Cytokines are released by various immunocompetent cell subsets in the male urogenital tract and are thought to affect sperm cell function and reproductive process. The aim of the study was to evaluate the levels and a possible role of seven seminal plasma cytokines with fertilisation rates in men attending an in vitro fertilisation (IVF) programme. A total of 36 men of couples who were undergoing traditional IVF in a regional reproductive medicine unit were recruited into this prospective study. Cytokines such as interleukin (IL)-6, IL-8, IL-10, IL-11, IL-12, tumour necrosis factor alpha (TNF-α) and interferon gamma (IFN-γ) in the seminal plasma were determined using enzyme linked immunosorbent assay. IL-6, IL-8, IL-10, IL-11 and IFN-γ were detected in all samples. IL-12, and TNF-α were detected in most samples. Levels of IL-11 were significantly higher in the good fertiliser group (P≤0.05). Positive correlation between cytokines such as IL-6 and IL-8 (P<0.03), IL-10 and IL-11 (P<0.001) and IFN-γ and IL-10 and IL-11 (P<0.04 and P<0.0001 respectively) were found. Our study confirms that the six cytokines other than IL-11 do not affect spermatozoon-oocyte interaction and fertilisation rates in IVF. IL-11 could have a role in the fertilising capacity of the spermatozoa. Significant correlation exists among these cytokines which shows that cytokines rarely act in isolation but rather in a network. © 2011 Blackwell Verlag GmbH.

Currier R.B.,Alistair Reid Venom Research Unit | Harrison R.A.,Alistair Reid Venom Research Unit | Rowley P.D.,Alistair Reid Venom Research Unit | Laing G.D.,Molecular and Biochemical Parasitology Group | Wagstaff S.C.,Alistair Reid Venom Research Unit
Toxicon | Year: 2010

Bitis arietans is considered one of the most medically significant snakes in Africa, primarily due to a combination of its extensive geographical distribution, common occurrence and highly potent haemorrhagic and cytotoxic venom. Our investigation has revealed a remarkable degree of intra-species variation between pooled venom samples from different geographical origins across sub-Saharan Africa and Arabia, and within a group of individual specimens from the same origin in Nigeria as determined by a combination of immunological, biochemical and proteomic assays. We demonstrate significant quantitative and qualitative differences between B. arietans venom in terms of protein expression, immunogenicity and activity of snake venom metalloproteinases (SVMPs); toxins with a primary role in the haemorrhagic and tissue-necrotic pathologies suffered by envenomed victims. Specifically, we have identified a processed PII SVMP that exhibits striking inter-specimen variability. © 2009 Elsevier Ltd.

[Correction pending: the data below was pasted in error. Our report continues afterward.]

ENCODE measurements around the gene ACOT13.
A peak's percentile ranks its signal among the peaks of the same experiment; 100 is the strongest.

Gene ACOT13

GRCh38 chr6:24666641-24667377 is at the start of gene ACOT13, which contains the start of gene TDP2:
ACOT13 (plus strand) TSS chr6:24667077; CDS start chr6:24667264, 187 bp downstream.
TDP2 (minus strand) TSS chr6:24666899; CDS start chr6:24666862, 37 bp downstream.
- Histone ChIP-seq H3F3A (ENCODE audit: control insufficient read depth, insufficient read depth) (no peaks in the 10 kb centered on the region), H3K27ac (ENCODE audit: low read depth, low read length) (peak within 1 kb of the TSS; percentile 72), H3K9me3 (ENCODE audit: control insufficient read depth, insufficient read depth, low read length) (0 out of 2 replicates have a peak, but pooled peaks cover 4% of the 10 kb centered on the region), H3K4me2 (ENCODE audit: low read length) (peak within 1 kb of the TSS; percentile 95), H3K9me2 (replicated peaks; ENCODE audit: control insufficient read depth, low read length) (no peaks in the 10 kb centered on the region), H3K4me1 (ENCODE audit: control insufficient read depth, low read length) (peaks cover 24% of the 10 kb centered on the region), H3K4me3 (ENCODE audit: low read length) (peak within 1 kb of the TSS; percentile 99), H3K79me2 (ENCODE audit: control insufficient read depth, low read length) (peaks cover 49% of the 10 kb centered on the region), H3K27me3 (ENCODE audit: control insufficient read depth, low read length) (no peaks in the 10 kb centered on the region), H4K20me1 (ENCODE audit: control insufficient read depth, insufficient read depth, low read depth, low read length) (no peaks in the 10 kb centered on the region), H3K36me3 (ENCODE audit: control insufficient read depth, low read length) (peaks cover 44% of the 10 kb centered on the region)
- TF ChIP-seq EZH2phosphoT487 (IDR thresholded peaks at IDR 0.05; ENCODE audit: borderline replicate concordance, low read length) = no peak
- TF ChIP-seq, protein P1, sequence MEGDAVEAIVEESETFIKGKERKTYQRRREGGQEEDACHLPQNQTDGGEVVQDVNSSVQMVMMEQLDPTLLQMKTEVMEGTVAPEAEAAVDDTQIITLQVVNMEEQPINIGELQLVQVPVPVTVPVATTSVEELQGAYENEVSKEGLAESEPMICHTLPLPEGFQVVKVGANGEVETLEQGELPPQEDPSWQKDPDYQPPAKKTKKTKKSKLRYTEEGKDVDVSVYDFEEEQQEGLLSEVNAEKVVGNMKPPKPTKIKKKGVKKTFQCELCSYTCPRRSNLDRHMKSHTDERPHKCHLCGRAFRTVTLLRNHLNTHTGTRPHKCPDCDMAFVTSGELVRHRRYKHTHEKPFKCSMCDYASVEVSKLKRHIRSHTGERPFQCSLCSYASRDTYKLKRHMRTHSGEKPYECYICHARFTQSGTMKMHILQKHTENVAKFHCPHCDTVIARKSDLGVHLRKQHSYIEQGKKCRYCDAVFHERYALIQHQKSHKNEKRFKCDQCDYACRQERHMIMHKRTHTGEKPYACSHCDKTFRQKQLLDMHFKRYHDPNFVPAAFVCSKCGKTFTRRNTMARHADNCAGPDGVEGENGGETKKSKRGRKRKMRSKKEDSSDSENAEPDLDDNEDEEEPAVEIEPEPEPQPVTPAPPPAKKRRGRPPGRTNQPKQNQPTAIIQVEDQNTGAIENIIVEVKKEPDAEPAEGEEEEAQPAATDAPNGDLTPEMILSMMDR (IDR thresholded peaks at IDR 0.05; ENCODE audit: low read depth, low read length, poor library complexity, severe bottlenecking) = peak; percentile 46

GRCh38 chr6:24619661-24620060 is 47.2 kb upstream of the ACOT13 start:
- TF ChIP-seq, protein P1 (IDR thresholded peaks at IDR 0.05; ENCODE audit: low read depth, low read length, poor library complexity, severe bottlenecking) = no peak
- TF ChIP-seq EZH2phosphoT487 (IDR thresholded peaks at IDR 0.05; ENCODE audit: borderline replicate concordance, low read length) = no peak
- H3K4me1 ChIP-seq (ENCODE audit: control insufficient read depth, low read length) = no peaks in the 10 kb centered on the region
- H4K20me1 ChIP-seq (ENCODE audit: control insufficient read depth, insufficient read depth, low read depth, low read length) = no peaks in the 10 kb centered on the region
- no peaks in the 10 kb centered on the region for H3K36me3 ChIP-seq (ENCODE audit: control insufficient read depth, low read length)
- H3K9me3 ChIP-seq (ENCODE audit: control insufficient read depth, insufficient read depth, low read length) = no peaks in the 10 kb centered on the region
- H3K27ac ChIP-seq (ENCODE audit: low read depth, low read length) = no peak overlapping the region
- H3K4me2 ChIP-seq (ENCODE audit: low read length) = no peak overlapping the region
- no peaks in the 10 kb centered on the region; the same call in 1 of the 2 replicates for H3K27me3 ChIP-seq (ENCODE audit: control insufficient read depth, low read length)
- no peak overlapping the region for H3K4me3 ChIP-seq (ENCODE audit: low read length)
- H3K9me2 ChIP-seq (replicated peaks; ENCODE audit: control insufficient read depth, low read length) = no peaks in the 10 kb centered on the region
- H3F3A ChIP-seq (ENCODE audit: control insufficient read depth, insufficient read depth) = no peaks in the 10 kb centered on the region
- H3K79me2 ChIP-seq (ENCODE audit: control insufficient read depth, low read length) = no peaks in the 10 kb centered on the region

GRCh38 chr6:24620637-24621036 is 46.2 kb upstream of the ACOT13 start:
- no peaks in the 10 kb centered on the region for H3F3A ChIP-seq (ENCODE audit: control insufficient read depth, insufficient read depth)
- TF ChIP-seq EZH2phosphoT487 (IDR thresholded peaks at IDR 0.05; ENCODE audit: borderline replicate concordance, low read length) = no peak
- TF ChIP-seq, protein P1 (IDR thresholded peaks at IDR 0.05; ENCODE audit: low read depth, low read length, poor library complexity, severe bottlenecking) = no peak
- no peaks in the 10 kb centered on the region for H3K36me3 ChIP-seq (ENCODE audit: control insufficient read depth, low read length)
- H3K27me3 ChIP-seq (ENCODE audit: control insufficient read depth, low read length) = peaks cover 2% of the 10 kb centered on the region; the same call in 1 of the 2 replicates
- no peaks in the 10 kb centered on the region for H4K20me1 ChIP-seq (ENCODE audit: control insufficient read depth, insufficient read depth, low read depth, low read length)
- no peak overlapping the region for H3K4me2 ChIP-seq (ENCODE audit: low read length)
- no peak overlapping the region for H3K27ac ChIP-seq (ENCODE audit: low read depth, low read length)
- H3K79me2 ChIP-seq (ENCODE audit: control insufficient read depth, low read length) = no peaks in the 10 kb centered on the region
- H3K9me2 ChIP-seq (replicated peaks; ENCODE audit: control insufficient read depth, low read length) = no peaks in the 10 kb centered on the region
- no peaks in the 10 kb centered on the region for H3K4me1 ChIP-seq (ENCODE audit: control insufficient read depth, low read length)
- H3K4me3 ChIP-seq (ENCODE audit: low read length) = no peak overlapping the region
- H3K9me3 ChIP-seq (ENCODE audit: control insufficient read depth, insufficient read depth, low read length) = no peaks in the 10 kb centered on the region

Nduati E.,KEMRI Wellcome Trust Collaborative Research Program | Gwela A.,KEMRI Wellcome Trust Collaborative Research Program | Gwela A.,University of Oxford | Karanja H.,KEMRI Wellcome Trust Collaborative Research Program | And 6 more authors.
Journal of Infectious Diseases | Year: 2011

Malaria-specific antibody responses in children often appear to be short-lived but the mechanisms underlying this phenomenon are not well understood. In this study, we investigated the relationship between the B-cell activating factor (BAFF) and its receptors expressed on B cells with antibody responses during and after acute malaria in children. Our results demonstrate that BAFF plasma levels increased during acute malarial disease and reflected disease severity. The expression profiles for BAFF receptors on B cells agreed with rapid activation and differentiation of a proportion of B cells to plasma cells. However, BAFF receptor (BAFF-R) expression was reduced on all peripheral blood B cells during acute infection, but those children with the highest level of BAFF-R expression on B cells maintained schizont-specific immunoglobin G (IgG) over a period of 4 months, indicating that dysregulation of BAFF-R expression on B cells may contribute to short-lived antibody responses to malarial antigens in children. In summary, this study suggests a potential role for BAFF during malaria disease, both as a marker for disease severity and in shaping the differentiation pattern of antigen-specific B cells. © The Author 2011. Published by Oxford University Press on behalf of the Infectious Diseases Society of America. All rights reserved.